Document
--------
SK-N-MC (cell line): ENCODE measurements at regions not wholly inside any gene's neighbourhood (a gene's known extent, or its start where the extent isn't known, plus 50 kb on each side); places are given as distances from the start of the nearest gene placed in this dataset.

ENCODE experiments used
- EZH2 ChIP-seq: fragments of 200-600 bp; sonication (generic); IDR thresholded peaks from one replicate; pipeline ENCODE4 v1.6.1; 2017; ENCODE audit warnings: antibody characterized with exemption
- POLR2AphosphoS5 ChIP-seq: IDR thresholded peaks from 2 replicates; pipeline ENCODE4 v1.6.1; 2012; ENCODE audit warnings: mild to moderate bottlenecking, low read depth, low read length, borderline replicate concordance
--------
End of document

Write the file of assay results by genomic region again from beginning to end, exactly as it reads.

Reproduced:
SK-N-MC (cell line): ENCODE measurements at regions not wholly inside any gene's neighbourhood (a gene's known extent, or its start where the extent isn't known, plus 50 kb on each side); places are given as distances from the start of the nearest gene placed in this dataset.

ENCODE experiments used
- EZH2 ChIP-seq: fragments of 200-600 bp; sonication (generic); IDR thresholded peaks from one replicate; pipeline ENCODE4 v1.6.1; 2017; ENCODE audit warnings: antibody characterized with exemption
- POLR2AphosphoS5 ChIP-seq: IDR thresholded peaks from 2 replicates; pipeline ENCODE4 v1.6.1; 2012; ENCODE audit warnings: mild to moderate bottlenecking, low read depth, low read length, borderline replicate concordance